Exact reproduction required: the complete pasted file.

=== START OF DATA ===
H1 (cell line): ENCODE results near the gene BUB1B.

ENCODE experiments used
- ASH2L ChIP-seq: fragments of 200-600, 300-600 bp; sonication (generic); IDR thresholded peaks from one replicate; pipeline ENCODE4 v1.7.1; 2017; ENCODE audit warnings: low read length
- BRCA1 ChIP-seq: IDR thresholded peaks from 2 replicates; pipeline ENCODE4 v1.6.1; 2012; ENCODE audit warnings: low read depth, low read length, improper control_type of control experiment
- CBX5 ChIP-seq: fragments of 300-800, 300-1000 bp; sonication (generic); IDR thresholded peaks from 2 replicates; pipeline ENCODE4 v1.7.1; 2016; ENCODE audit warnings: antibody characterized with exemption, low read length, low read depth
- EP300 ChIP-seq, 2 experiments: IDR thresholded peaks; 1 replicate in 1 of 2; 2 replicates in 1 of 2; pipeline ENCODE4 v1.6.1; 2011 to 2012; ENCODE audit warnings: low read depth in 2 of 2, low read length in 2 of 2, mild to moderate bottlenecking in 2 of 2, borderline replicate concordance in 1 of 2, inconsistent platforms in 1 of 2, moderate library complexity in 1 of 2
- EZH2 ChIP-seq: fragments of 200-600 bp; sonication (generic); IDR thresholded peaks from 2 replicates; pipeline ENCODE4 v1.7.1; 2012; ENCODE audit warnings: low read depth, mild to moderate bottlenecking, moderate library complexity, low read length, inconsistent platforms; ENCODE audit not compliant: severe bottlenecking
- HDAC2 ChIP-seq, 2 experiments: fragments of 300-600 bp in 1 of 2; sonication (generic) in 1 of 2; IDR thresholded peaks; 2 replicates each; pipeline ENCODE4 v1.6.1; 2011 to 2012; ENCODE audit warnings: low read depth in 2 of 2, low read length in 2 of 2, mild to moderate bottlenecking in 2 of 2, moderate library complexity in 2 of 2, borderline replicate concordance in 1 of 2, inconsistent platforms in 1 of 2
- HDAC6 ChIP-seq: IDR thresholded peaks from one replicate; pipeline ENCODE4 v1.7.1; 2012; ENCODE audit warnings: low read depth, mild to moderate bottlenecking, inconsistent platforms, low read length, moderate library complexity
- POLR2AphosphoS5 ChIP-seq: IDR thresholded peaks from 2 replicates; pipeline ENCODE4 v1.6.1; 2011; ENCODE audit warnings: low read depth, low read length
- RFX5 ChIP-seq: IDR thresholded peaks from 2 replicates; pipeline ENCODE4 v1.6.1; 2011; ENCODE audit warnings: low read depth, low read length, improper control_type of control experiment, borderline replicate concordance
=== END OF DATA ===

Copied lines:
H1 (cell line): ENCODE results near the gene BUB1B.

ENCODE experiments used
- ASH2L ChIP-seq: fragments of 200-600, 300-600 bp; sonication (generic); IDR thresholded peaks from one replicate; pipeline ENCODE4 v1.7.1; 2017; ENCODE audit warnings: low read length
- BRCA1 ChIP-seq: IDR thresholded peaks from 2 replicates; pipeline ENCODE4 v1.6.1; 2012; ENCODE audit warnings: low read depth, low read length, improper control_type of control experiment
- CBX5 ChIP-seq: fragments of 300-800, 300-1000 bp; sonication (generic); IDR thresholded peaks from 2 replicates; pipeline ENCODE4 v1.7.1; 2016; ENCODE audit warnings: antibody characterized with exemption, low read length, low read depth
- EP300 ChIP-seq, 2 experiments: IDR thresholded peaks; 1 replicate in 1 of 2; 2 replicates in 1 of 2; pipeline ENCODE4 v1.6.1; 2011 to 2012; ENCODE audit warnings: low read depth in 2 of 2, low read length in 2 of 2, mild to moderate bottlenecking in 2 of 2, borderline replicate concordance in 1 of 2, inconsistent platforms in 1 of 2, moderate library complexity in 1 of 2
- EZH2 ChIP-seq: fragments of 200-600 bp; sonication (generic); IDR thresholded peaks from 2 replicates; pipeline ENCODE4 v1.7.1; 2012; ENCODE audit warnings: low read depth, mild to moderate bottlenecking, moderate library complexity, low read length, inconsistent platforms; ENCODE audit not compliant: severe bottlenecking
- HDAC2 ChIP-seq, 2 experiments: fragments of 300-600 bp in 1 of 2; sonication (generic) in 1 of 2; IDR thresholded peaks; 2 replicates each; pipeline ENCODE4 v1.6.1; 2011 to 2012; ENCODE audit warnings: low read depth in 2 of 2, low read length in 2 of 2, mild to moderate bottlenecking in 2 of 2, moderate library complexity in 2 of 2, borderline replicate concordance in 1 of 2, inconsistent platforms in 1 of 2
- HDAC6 ChIP-seq: IDR thresholded peaks from one replicate; pipeline ENCODE4 v1.7.1; 2012; ENCODE audit warnings: low read depth, mild to moderate bottlenecking, inconsistent platforms, low read length, moderate library complexity
- POLR2AphosphoS5 ChIP-seq: IDR thresholded peaks from 2 replicates; pipeline ENCODE4 v1.6.1; 2011; ENCODE audit warnings: low read depth, low read length
- RFX5 ChIP-seq: IDR thresholded peaks from 2 replicates; pipeline ENCODE4 v1.6.1; 2011; ENCODE audit warnings: low read depth, low read length, improper control_type of control experiment, borderline replicate concordance